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The NCGA is Back and Republicans Have a Lot of Plans – What Will it Mean for You?

Source: Cardinal & Pine

On April 24, the North Carolina General Assembly returned from a six-month break to begin an impactful legislative session. 

Last year’s session generated plenty of headlines. North Carolina finally achieved Medicaid expansion, making low cost healthcare accessible to more than 600,000 adults. And following the controversial defection of Rep. Tricia Cotham, conservative legislators passed a 12 week abortion ban, 8 weeks shorter than previous legislation allowed. 

With a projected $1.4 billion surplus, the decisions made during this session will likely affect North Carolinians for years to come. Here’s an overview of issues that legislators are planning to take up. 

Reproductive Justice

Several high profile policymakers, including Lt. Governor Mark Robinson, have pushed for complete abortion bans. Speaker of the House Tim Moore has said he does not expect to bring up any more votes on abortion this year, but he has also made it clear that if Republicans retain their supermajority after the November election, they would almost certainly introduce a more severe ban on reproductive healthcare.


The legislature recently allocated $294 million to expand private school vouchers. Moore told reporters that the legislature was considering adding another $300 million to the system in the new session. Voucher expansion, several studies show, benefits the wealthy while hurting the 80% of North Carolina children who attend public schools. Critics also point out that many of the private schools that would benefit from more voucher funding openly discriminate against LGBTQ students and kids with disabilities.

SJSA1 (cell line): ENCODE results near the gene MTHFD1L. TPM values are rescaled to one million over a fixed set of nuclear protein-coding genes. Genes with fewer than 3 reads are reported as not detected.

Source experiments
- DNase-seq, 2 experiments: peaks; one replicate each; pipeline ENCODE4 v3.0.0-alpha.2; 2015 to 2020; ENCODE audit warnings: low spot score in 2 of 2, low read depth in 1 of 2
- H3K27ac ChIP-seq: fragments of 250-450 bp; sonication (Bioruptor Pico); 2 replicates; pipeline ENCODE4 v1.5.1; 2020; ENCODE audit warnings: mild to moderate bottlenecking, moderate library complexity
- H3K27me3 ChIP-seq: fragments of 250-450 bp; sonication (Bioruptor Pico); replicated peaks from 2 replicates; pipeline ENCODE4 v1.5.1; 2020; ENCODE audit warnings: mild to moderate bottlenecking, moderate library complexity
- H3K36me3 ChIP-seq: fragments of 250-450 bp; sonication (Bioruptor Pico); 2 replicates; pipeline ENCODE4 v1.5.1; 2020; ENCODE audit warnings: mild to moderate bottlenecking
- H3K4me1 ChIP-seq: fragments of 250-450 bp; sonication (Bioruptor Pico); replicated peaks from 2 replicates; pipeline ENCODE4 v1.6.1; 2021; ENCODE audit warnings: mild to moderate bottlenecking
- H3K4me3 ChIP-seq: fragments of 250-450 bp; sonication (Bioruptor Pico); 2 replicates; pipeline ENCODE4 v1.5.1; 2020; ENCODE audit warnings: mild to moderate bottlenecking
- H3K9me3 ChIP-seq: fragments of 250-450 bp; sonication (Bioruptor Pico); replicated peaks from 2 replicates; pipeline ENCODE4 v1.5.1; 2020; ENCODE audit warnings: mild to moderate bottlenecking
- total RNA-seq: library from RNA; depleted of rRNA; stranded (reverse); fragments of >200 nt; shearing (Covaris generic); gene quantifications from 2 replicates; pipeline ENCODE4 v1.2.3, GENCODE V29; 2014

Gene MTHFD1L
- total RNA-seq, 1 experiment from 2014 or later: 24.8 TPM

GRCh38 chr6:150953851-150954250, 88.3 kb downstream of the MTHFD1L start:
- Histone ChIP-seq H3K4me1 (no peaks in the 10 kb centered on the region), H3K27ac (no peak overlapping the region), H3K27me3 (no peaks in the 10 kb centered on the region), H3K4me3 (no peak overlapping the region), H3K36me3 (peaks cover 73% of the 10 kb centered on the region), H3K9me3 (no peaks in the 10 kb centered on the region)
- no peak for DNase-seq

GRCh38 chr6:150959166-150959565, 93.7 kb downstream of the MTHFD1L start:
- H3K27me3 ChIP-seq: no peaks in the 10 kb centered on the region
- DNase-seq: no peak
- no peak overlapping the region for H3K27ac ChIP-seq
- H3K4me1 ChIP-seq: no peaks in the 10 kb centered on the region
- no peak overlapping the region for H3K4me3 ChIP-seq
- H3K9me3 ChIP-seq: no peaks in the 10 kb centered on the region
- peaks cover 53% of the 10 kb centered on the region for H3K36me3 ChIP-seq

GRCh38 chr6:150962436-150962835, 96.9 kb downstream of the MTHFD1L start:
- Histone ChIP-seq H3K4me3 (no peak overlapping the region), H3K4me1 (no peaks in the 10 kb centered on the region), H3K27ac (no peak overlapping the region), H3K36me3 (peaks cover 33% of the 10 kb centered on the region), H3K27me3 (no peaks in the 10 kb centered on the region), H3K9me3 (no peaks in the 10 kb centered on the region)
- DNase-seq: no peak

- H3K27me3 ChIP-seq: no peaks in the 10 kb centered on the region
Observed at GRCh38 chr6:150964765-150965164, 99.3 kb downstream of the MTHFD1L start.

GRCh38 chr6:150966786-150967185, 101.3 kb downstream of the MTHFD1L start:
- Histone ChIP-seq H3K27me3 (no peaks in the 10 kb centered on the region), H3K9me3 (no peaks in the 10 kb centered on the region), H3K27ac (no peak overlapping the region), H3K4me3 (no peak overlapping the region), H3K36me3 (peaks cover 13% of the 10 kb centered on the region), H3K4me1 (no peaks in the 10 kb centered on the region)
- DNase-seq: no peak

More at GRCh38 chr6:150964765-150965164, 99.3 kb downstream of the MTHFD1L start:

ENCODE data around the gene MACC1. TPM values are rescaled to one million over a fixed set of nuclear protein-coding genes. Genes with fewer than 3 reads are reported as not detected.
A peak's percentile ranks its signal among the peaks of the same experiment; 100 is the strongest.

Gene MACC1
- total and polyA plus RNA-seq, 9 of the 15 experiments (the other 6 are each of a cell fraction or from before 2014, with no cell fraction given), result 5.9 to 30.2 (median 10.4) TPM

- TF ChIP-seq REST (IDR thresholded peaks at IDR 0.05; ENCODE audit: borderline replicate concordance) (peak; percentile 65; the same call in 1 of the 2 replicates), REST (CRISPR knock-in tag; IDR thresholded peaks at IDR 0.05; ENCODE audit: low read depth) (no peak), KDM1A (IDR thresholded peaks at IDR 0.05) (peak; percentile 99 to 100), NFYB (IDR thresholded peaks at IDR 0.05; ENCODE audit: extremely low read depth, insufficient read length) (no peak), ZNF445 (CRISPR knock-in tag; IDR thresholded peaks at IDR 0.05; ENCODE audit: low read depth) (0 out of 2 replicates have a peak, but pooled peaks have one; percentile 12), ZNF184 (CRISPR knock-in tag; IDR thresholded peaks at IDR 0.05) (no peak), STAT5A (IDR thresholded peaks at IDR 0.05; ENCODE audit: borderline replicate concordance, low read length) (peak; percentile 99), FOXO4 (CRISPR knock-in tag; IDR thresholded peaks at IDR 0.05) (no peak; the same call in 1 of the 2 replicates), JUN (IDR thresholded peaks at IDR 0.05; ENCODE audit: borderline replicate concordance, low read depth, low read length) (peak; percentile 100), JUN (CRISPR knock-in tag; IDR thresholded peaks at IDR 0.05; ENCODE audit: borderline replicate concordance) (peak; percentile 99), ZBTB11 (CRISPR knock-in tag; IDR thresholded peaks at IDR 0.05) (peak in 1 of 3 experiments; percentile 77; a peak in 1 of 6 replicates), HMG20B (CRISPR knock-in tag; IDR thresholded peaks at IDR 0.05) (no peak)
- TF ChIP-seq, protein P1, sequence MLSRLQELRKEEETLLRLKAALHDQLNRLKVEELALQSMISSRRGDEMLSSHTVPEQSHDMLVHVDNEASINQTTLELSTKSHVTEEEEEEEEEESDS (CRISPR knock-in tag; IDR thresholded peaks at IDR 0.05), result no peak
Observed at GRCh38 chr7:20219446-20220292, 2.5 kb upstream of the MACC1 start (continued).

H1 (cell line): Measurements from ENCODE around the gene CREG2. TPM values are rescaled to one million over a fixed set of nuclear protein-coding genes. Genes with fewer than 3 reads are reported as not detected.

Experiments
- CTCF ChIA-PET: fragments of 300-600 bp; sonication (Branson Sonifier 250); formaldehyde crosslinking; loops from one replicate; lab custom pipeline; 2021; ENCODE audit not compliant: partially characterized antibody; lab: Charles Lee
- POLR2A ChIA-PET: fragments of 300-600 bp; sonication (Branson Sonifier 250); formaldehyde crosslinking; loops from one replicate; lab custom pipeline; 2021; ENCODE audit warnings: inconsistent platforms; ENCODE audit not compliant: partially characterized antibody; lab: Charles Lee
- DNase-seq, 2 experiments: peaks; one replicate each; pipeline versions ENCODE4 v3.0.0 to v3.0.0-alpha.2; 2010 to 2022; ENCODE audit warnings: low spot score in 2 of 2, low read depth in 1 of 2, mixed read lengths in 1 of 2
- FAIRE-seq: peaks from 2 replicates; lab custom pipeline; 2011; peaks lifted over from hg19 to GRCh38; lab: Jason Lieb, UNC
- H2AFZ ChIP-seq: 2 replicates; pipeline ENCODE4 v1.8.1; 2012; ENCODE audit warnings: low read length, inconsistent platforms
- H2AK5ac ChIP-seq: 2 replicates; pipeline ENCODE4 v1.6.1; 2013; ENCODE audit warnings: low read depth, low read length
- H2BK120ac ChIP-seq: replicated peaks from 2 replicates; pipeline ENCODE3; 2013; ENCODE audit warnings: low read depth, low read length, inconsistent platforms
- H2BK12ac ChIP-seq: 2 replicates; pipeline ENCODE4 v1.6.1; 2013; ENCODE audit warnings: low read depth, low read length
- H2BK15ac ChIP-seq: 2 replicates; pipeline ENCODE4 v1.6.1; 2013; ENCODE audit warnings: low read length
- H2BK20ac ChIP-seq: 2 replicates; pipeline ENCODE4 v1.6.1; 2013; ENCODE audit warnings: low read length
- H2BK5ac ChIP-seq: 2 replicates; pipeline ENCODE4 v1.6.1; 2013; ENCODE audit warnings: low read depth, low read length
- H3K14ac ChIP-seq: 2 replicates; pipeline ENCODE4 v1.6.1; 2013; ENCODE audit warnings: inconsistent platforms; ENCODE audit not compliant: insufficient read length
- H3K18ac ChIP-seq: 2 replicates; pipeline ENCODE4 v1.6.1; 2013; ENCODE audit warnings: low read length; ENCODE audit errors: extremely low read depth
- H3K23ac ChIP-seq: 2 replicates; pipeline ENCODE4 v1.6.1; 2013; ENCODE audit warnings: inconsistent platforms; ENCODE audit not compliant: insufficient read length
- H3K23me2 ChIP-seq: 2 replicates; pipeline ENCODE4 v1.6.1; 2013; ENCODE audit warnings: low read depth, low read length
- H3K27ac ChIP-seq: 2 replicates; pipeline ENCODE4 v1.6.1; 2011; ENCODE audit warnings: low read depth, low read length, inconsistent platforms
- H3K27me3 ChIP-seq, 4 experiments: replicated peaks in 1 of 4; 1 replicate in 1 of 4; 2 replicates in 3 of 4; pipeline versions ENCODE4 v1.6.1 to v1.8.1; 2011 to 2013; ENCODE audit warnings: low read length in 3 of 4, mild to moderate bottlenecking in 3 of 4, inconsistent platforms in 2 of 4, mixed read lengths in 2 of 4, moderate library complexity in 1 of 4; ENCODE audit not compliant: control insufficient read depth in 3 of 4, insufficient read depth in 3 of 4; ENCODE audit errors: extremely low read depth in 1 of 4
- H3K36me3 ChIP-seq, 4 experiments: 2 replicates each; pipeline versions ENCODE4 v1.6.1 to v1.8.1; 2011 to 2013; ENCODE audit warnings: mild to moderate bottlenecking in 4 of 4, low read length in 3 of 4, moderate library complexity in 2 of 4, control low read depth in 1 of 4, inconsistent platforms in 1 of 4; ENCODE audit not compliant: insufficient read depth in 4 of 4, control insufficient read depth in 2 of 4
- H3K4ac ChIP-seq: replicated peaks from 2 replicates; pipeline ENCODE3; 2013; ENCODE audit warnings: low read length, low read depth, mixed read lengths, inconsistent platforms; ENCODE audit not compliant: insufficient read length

Childcare Funding 

A recent survey found that 30% of childcare centers in the state said they may have to close without new funding. More than 90,000 young children in North Carolina would lose care. Conservative lawmakers have been noncommittal about whether they would allocate money to the centers, but there are some signs that they are hearing about the problem from their home counties. DHHS staff have appeared twice at a legislative oversight committee to discuss the problem. 


The NC Senate has already voted on a bill requiring local sheriffs to cooperate with federal immigration agents. The bill passed the House last year but did not get a vote in the Senate.


There remain deep divisions among Republicans over legalizing medical marijuana. The NC senate passed them both last year and the House rejected them.

Read more at Cardinal & Pine


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